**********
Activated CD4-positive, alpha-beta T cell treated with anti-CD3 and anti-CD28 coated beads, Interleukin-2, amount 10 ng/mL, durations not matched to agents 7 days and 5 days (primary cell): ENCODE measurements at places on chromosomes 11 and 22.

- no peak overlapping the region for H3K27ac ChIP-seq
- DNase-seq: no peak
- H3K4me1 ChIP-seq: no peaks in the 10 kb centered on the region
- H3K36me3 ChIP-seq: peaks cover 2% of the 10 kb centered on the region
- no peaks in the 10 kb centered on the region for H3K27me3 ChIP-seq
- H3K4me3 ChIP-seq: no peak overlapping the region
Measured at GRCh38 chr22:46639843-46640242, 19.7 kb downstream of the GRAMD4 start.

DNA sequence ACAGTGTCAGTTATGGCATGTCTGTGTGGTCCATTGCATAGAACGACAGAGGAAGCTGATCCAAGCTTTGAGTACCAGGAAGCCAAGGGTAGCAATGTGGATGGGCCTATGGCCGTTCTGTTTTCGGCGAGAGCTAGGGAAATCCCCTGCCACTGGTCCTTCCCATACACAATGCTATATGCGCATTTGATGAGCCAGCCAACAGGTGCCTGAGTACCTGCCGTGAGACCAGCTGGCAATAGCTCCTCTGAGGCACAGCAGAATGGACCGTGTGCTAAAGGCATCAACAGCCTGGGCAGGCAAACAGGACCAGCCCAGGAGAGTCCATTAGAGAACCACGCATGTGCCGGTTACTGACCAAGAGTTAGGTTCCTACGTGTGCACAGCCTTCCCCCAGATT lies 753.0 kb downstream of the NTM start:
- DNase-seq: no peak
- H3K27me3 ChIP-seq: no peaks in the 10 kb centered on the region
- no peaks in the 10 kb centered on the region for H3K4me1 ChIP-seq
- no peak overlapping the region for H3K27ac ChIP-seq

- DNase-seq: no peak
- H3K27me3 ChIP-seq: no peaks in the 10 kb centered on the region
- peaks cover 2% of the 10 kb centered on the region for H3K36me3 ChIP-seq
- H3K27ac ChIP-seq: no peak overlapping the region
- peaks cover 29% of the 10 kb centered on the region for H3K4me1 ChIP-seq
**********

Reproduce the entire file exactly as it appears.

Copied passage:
Activated CD4-positive, alpha-beta T cell treated with anti-CD3 and anti-CD28 coated beads, Interleukin-2, amount 10 ng/mL, durations not matched to agents 7 days and 5 days (primary cell): ENCODE measurements at places on chromosomes 11 and 22.

- no peak overlapping the region for H3K27ac ChIP-seq
- DNase-seq: no peak
- H3K4me1 ChIP-seq: no peaks in the 10 kb centered on the region
- H3K36me3 ChIP-seq: peaks cover 2% of the 10 kb centered on the region
- no peaks in the 10 kb centered on the region for H3K27me3 ChIP-seq
- H3K4me3 ChIP-seq: no peak overlapping the region
Measured at GRCh38 chr22:46639843-46640242, 19.7 kb downstream of the GRAMD4 start.

DNA sequence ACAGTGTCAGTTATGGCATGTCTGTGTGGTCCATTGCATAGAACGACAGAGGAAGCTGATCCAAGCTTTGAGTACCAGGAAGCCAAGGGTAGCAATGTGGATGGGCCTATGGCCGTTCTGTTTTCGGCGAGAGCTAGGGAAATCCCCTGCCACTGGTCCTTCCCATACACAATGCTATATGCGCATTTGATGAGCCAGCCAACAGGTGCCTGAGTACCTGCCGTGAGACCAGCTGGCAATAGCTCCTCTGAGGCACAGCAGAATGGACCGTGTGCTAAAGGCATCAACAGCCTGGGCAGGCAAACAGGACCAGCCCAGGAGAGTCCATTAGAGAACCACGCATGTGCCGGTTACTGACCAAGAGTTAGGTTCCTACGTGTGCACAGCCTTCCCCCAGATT lies 753.0 kb downstream of the NTM start:
- DNase-seq: no peak
- H3K27me3 ChIP-seq: no peaks in the 10 kb centered on the region
- no peaks in the 10 kb centered on the region for H3K4me1 ChIP-seq
- no peak overlapping the region for H3K27ac ChIP-seq

- DNase-seq: no peak
- H3K27me3 ChIP-seq: no peaks in the 10 kb centered on the region
- peaks cover 2% of the 10 kb centered on the region for H3K36me3 ChIP-seq
- H3K27ac ChIP-seq: no peak overlapping the region
- peaks cover 29% of the 10 kb centered on the region for H3K4me1 ChIP-seq